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Industrial Partnerships

The Department offers opportunities to interact on a number of levels with internationally respected scientists in such vital areas as:

redball.gif (900 bytes)   artificial intelligence
redball.gif (900 bytes)   computational methods for mechanical design and simulation
redball.gif (900 bytes)   distributed computing and fault-tolerance
redball.gif (900 bytes)   formal specification and verification methodologies
redball.gif (900 bytes)   graphics (through affiliation)
redball.gif (900 bytes)   information technology
redball.gif (900 bytes)   natural language, document classification and retrieval
redball.gif (900 bytes)   networking databases
redball.gif (900 bytes)   parallel computing
redball.gif (900 bytes)   programming languages
redball.gif (900 bytes)   programming logics
redball.gif (900 bytes)   remote collaboration technologies
redball.gif (900 bytes)   scientific and numerical computing
redball.gif (900 bytes)   security
redball.gif (900 bytes)   supercomputing (through affiliation)
redball.gif (900 bytes)   theoretical computer science
redball.gif (900 bytes)   vision and image interpretation

Industrial partners are invited to participate directly in the technology development process, through on-campus representation, visits, and consulting arrangements. Additional opportunities include access to technical reports, colloquiums, seminars, the Department's Annual Report, and resumes submitted by BA, BS, MEng and PhD candidates expecting to graduate.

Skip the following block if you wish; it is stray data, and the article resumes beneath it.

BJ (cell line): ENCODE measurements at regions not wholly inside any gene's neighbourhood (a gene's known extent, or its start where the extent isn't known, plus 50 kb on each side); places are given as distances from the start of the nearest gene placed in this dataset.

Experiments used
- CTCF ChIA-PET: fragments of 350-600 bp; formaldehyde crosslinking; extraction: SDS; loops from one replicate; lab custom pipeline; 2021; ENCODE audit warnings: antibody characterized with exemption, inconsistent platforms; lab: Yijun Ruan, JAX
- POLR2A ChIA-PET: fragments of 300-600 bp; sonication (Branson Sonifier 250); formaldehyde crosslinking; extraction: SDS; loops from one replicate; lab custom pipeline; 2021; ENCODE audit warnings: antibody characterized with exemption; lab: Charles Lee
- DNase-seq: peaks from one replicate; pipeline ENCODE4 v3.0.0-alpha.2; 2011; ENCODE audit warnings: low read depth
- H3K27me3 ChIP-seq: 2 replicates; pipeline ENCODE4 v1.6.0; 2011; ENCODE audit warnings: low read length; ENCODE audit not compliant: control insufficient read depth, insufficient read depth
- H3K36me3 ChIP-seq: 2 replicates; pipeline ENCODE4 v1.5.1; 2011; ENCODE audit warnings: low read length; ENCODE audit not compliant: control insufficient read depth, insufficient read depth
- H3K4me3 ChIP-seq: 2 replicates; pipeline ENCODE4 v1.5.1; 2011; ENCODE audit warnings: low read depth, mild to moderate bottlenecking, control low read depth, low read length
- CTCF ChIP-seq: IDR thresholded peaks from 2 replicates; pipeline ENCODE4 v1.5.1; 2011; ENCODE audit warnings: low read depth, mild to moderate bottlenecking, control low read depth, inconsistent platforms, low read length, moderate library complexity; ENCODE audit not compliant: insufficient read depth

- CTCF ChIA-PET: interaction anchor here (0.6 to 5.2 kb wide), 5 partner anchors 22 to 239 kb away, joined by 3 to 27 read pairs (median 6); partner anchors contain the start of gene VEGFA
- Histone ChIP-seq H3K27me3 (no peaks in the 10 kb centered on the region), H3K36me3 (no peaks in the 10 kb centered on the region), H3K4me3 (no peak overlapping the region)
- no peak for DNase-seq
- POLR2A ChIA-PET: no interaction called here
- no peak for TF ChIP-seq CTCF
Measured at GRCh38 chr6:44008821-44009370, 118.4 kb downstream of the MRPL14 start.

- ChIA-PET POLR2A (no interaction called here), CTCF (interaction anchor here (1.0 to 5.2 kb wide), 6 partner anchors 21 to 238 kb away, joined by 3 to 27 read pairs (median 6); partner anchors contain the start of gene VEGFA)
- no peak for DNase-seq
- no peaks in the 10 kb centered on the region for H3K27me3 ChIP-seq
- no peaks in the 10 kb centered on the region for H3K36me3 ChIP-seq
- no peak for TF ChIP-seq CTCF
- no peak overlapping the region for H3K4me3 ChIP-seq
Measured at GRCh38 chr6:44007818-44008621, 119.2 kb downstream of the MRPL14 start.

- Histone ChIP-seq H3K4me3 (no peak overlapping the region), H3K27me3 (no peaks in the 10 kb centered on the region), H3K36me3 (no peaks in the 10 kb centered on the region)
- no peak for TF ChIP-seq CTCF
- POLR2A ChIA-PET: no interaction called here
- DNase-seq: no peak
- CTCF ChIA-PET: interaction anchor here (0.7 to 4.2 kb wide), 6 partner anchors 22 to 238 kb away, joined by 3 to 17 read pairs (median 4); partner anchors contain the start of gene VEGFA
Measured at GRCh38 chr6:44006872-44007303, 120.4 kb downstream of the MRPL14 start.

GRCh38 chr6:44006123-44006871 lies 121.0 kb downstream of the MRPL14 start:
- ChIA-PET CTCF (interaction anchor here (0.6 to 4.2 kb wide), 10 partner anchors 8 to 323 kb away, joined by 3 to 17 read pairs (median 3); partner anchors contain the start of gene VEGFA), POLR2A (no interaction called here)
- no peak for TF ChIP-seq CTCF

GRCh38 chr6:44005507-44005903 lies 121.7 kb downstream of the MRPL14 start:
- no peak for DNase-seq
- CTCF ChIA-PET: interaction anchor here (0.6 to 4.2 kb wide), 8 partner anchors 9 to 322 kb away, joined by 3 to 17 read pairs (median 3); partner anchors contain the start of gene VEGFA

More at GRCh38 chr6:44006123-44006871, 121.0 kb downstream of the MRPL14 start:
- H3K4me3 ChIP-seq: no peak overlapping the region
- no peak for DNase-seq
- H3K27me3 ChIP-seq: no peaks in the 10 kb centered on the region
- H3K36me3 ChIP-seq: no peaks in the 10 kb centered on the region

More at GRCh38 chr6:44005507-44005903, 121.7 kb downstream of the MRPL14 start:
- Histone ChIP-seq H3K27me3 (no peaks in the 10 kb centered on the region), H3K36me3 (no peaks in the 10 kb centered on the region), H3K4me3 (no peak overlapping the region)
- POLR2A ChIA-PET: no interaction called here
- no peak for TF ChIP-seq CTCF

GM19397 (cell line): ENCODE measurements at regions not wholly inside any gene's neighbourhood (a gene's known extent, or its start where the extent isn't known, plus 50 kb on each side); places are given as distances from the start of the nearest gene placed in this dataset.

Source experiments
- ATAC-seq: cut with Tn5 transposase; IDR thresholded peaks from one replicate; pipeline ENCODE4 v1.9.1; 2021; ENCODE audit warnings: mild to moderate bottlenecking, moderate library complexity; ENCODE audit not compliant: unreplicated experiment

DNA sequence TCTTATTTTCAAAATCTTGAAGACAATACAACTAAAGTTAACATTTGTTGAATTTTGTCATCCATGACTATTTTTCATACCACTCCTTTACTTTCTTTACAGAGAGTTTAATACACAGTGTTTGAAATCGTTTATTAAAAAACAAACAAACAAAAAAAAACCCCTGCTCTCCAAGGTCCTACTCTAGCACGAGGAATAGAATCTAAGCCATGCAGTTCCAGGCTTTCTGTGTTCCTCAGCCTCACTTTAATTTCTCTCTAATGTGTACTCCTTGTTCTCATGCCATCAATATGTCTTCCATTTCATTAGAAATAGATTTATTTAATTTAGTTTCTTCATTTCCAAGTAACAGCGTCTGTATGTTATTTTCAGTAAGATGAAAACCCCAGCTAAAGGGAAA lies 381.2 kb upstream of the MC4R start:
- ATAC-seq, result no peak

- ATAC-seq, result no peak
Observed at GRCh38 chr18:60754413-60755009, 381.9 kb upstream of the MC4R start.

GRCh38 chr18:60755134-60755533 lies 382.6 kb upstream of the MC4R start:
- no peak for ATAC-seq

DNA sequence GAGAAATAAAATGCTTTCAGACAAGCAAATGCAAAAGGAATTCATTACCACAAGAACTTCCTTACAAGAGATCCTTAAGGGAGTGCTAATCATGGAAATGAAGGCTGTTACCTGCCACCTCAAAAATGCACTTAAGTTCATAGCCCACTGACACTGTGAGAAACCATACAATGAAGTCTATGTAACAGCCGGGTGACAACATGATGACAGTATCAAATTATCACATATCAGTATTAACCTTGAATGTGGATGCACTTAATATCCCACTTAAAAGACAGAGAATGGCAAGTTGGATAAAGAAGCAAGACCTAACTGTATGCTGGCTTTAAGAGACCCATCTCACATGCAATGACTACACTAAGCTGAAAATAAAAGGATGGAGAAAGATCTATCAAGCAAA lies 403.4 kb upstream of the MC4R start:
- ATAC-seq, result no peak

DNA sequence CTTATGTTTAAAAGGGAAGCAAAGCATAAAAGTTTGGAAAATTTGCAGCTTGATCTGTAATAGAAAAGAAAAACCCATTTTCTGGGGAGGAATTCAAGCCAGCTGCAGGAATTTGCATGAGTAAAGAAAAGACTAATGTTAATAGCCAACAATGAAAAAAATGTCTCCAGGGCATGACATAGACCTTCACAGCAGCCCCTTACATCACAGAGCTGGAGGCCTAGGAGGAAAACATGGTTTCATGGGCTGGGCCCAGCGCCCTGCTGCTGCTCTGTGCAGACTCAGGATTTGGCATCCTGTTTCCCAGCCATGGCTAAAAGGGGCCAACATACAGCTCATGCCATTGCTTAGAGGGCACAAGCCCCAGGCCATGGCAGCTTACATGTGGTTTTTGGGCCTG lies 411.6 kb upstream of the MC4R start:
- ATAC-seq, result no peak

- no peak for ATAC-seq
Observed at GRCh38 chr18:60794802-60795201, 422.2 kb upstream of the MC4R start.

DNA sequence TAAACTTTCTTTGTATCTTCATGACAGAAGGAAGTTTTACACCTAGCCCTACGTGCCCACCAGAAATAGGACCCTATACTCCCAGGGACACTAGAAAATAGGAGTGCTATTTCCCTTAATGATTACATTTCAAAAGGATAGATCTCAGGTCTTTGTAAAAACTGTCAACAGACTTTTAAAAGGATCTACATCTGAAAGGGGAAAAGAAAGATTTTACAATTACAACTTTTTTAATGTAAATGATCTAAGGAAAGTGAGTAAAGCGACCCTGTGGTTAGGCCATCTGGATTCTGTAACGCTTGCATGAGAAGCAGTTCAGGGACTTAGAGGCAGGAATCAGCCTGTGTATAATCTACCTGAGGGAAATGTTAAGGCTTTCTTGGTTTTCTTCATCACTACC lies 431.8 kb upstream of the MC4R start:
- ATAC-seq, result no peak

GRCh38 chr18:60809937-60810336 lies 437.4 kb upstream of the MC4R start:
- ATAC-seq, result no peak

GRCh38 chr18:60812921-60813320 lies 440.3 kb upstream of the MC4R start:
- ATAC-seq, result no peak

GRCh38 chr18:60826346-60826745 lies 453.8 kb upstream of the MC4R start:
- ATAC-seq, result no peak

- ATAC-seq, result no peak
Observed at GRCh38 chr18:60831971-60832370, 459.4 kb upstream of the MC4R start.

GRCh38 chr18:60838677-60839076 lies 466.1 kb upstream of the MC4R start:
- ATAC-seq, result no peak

Computer Science faculty and researchers continue their collaboration with industrial partners.   Intel, Lucent, and Microsoft continued their support this year. Lockheed Martin, Sun, and Xerox funded significant new activities. Lucent Technologies continued its support of S. Keshav's research program. Xerox is funding an electronic document imaging initiative under Dan Huttenlocher's direction. The Lucent and GTE Foundations also continued to support the expanding area of information technology.

This past summer, the Computer Science Department coordinated a major university-wide proposal to Intel Corporation in support of new learning environments to provide: "anything-anytime-anywhere" access to information, qualitatively better information resources, a decoupling of location and function, and support for multiple styles of learning. Intel funded the proposal for $6 million over three years, with approximately $1.2 million of that funding coming directly to CS.

So far, CS has received over 65 Pentium Pro and Pentium II systems through this grant. In addition to the university-wide grant, Intel also provided 30 Pentium II systems and 50 processor upgrades for the department's undergraduate teaching laboratory.

Lockheed Martin established a multi-year program to provide $30,500 annually to support the undergraduate and PhD programs, as well as new faculty research. This year, support was designated for S. Keshav's research program, the BOOM 1998 computer fair, and Engineering Scholars awards for four sophomores. Next year, fellowships will also be awarded to two incoming PhD students.

Microsoft Corporation provided major funding to the Department for research, instruction, and general support. Gifts included $213,000 to support the department's research and instructional transition to Windows NT; extensive donations of Microsoft software, books, and hardware; direct research support for databases and other research; and $6,000 to support the BOOM 1998 computer fair.

Sun Microsystems made a significant hardware grant to the department, providing two Ultra Enterprise 450 quad-processor servers and a 3.8 terabyte tape library. These systems will provide back-end compute and file services for both research and the undergraduate teaching laboratory. Sun also provided a $15,000 MEng fellowship.